Peoplestown Project Put on Hold for the Spring

Senior Sydney Muse (second from left) takes a break with students at the community center in Peoplestown. Photo: Lee Wilson

Just around this time last year, Pace announced a partnership with the Rick McDevitt Youth Center to create Peoplestown Academy. Upper school students and faculty members traveled to the Peoplestown community near the former Turner Field to help tutor kids in grades 5-12. But this spring, Pace volunteers will not be tutoring there due to the unavailability of teachers and coordination difficulties.

“It was a combination of things,” said Director of Community Engagement Zeena Lattouf. “There was miscommunication between us and the leadership at Peoplestown.” The leadership at Peoplestown told families that Peoplestown Academy would be an enrichment program, though according to Ms. Lattouf, their conversations with Pace faculty reflected plans for for a tutoring based program. “It was harder last semester to get the Peoplestown kids motivated,” said Ms. Lattouf. “We realized that they might have been expecting something other than homework help, which explains some of our challenges. So, we decided to take this semester to plan with leadership at Peoplestown about how to best serve the community within the constraints of the school day.”

“I’m really going to miss being with the kids,” said senior community engagement leader Sydney Muse. “It was great hanging out with them and watching their progress.” In the fall semester, student and faculty volunteers shuttled down to the Peoplestown community on Tuesdays, Wednesdays and Thursdays. Elementary school and middle school students worked in one room while the high school students were in another. The faculty volunteers helped the high school students with their homework while the elementary and middle school students learned by playing educational games with Pace student volunteers.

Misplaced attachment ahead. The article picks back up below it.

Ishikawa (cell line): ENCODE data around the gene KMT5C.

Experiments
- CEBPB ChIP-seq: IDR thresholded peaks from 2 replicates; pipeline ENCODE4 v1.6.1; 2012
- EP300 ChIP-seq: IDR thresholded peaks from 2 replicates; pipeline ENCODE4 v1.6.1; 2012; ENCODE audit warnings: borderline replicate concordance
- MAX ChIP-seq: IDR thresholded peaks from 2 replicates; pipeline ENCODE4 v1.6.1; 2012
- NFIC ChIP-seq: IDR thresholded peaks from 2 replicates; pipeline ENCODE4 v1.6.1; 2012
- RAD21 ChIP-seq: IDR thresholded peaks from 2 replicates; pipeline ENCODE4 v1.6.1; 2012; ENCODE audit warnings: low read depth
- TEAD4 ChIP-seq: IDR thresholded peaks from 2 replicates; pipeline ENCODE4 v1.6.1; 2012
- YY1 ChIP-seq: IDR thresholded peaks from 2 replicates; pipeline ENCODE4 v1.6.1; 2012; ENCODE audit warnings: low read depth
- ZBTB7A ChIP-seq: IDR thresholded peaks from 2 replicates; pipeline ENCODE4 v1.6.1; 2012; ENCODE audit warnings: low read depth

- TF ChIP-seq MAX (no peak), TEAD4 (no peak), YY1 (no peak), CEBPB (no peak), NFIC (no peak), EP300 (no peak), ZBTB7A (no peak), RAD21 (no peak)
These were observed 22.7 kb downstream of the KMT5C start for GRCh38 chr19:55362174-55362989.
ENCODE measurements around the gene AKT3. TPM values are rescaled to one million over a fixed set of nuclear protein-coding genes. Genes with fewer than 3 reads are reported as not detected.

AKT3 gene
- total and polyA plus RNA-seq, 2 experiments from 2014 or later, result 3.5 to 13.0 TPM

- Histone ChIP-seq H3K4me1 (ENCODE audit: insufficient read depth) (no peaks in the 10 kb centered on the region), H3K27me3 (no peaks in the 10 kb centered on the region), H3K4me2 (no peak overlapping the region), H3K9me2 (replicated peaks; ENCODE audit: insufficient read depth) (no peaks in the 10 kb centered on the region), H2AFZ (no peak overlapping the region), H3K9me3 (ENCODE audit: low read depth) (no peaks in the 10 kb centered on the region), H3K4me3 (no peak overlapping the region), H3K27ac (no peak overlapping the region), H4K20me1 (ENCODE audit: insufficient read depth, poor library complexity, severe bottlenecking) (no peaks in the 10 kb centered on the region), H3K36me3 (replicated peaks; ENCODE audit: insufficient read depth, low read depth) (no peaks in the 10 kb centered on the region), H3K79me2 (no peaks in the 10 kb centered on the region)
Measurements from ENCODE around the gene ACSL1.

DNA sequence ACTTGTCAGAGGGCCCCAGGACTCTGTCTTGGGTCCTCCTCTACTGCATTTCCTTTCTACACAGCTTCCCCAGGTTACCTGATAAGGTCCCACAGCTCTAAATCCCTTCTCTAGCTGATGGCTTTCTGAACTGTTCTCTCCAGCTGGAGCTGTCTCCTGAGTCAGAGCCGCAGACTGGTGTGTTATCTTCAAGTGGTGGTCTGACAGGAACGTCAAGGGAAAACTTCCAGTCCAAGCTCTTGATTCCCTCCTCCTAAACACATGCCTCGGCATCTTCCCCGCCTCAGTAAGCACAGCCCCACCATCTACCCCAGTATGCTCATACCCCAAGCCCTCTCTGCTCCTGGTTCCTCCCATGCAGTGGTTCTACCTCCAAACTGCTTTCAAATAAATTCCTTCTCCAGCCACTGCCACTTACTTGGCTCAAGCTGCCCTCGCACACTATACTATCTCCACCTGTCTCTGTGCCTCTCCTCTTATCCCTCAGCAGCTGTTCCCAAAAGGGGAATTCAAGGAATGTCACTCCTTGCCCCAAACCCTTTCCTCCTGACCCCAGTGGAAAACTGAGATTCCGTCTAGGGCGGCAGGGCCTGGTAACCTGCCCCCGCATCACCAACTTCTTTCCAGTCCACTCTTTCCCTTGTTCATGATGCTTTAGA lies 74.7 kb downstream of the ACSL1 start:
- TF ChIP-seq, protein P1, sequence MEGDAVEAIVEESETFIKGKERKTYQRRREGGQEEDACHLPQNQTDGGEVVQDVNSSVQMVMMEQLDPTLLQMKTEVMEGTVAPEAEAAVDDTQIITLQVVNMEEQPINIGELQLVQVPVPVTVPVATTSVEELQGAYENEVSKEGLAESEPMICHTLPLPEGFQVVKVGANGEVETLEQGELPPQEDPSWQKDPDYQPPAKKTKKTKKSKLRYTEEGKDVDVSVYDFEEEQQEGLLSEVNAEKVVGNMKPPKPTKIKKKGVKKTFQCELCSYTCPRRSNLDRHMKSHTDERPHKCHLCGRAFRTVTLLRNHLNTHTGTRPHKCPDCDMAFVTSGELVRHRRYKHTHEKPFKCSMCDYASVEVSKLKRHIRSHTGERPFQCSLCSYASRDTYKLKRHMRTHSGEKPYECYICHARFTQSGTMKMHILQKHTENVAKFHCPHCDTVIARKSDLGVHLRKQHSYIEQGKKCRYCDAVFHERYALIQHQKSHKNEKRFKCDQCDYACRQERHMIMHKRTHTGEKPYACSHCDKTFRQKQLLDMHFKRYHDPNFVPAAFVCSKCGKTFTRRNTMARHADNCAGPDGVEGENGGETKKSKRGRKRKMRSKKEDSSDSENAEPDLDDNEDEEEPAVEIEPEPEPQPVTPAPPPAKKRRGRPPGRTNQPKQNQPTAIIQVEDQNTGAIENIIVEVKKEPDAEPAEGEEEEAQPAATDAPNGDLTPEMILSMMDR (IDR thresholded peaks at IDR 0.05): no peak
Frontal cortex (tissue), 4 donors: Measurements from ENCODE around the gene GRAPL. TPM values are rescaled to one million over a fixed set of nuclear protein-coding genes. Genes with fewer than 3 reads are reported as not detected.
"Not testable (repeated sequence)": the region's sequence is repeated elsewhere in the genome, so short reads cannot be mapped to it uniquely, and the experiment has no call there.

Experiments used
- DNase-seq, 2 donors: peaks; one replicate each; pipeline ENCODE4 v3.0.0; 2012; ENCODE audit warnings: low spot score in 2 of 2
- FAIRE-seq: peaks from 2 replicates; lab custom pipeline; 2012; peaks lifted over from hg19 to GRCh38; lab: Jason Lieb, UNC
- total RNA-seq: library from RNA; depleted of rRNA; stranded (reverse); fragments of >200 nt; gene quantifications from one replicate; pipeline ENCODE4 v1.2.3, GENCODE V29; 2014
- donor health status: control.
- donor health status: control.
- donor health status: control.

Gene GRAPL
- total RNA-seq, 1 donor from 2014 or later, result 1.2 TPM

Biology teacher Dr. Kaylan Haizlip volunteered with Peoplestown Academy on Tuesdays last semester, and she worked with high school kids and helped with their biology assignments. “I loved working with those kids,” said Dr. Haizlip. “But it was really difficult to coordinate schedules, especially since the kids don’t go to our school so we don’t know their schedules.”

As for the future, Ms. Lattouf and Mr. Williams are working together to make a plan that benefits the Peoplestown students while also working with their own scheduling constraints. “Our goal is to just create an excitement for learning, whether it’s through science experiments or films or excursions,” said Ms. Lattouf.

Ms. Lattouf is open to any feedback or suggestions from students on how to revamp the Peoplestown Academy program.